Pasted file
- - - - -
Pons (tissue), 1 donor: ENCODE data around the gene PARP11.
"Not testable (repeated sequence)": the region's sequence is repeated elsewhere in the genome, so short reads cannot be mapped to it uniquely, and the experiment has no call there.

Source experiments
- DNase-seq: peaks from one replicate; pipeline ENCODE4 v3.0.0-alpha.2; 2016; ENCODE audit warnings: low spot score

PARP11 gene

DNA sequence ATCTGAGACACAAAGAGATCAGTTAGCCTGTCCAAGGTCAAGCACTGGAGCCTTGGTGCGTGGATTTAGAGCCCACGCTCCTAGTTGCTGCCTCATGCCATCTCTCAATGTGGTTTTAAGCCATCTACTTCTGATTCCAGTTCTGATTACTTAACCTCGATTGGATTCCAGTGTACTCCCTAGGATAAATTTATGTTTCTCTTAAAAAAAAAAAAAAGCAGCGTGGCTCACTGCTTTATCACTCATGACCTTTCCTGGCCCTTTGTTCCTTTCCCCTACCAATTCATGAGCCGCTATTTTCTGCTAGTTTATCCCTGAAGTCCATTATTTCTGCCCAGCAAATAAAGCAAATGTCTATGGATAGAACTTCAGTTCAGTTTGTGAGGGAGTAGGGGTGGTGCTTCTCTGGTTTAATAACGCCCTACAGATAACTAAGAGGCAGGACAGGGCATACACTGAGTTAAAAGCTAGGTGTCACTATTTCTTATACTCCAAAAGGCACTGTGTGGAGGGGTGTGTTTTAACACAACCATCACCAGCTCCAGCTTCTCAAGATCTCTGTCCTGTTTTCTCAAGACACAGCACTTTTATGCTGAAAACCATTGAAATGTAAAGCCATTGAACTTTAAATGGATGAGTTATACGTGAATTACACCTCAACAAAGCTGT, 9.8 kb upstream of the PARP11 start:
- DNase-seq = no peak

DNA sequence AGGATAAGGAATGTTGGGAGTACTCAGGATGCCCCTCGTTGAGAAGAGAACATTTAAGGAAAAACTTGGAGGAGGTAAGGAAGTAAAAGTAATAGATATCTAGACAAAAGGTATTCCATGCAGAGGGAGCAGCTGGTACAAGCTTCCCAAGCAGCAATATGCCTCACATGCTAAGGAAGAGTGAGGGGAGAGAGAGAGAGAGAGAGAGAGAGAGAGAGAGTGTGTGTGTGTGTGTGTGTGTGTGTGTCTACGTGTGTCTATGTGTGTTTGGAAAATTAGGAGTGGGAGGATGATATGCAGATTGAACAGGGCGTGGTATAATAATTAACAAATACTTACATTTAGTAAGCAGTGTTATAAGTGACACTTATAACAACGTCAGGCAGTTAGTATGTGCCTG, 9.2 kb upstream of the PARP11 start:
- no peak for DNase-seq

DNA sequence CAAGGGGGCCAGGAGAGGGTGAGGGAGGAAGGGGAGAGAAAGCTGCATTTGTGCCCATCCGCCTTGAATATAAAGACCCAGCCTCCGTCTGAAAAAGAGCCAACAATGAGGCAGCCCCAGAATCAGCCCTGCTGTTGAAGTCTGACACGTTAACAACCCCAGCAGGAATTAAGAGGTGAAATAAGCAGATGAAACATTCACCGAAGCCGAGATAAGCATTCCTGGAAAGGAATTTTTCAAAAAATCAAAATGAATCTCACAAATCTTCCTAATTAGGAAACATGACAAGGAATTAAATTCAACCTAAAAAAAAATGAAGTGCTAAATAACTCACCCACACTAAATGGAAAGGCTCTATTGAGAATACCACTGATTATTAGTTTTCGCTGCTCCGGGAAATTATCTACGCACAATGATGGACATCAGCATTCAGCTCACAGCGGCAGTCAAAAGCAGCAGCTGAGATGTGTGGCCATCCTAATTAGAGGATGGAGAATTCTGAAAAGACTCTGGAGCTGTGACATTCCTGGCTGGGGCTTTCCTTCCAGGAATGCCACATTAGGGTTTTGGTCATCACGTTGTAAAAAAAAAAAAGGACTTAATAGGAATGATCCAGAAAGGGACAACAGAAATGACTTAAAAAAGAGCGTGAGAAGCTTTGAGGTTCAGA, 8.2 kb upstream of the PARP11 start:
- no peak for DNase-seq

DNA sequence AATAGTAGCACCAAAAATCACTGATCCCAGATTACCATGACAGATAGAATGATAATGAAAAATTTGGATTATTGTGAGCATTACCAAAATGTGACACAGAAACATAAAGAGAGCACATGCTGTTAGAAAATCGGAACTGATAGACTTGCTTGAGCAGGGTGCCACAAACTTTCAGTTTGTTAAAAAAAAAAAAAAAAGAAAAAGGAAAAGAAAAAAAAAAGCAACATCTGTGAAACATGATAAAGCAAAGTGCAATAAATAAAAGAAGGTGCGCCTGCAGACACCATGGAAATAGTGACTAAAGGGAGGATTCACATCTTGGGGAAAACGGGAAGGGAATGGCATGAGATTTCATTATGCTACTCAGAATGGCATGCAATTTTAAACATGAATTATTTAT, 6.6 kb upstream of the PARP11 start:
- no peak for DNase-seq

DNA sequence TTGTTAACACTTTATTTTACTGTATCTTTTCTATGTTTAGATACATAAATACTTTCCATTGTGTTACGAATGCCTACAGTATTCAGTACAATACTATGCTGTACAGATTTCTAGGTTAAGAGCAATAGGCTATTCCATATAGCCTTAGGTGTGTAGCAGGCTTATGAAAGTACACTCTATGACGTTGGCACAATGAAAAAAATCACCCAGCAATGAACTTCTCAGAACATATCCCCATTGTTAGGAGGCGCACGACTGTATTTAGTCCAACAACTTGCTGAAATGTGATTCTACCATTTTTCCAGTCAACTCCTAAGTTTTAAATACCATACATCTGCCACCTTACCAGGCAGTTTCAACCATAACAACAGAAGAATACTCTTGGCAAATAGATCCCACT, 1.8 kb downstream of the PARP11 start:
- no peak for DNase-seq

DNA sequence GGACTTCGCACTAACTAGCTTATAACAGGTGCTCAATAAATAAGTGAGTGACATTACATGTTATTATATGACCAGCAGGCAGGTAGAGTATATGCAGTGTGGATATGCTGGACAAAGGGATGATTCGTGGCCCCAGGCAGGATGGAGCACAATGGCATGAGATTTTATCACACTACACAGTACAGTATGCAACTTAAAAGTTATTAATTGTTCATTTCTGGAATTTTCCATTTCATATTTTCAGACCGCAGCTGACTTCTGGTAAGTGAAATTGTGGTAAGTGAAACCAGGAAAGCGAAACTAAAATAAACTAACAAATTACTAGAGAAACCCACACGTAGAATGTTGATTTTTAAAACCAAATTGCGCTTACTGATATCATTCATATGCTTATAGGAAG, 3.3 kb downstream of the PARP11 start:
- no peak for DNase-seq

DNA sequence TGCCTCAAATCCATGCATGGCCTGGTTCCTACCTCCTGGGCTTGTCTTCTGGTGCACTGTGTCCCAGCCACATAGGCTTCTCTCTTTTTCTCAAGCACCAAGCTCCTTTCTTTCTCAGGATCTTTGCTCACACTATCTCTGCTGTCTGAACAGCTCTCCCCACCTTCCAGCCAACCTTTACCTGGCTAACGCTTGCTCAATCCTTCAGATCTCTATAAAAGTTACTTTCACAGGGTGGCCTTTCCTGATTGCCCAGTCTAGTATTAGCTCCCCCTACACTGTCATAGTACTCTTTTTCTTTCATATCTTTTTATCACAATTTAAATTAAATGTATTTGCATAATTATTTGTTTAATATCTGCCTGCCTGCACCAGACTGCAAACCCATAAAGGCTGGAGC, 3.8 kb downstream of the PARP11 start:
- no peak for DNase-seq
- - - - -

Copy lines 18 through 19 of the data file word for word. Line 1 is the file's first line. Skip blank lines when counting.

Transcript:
DNA sequence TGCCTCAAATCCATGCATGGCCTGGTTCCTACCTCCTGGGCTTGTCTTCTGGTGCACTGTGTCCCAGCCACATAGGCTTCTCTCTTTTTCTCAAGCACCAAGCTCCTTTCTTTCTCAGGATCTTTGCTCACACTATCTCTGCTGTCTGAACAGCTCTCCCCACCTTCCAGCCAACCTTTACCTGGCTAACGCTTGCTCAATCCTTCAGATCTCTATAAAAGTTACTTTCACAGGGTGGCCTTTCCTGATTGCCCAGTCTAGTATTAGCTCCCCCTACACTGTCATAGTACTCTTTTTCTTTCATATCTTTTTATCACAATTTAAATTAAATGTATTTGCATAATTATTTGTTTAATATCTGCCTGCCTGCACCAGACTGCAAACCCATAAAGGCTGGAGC, 3.8 kb downstream of the PARP11 start:
- no peak for DNase-seq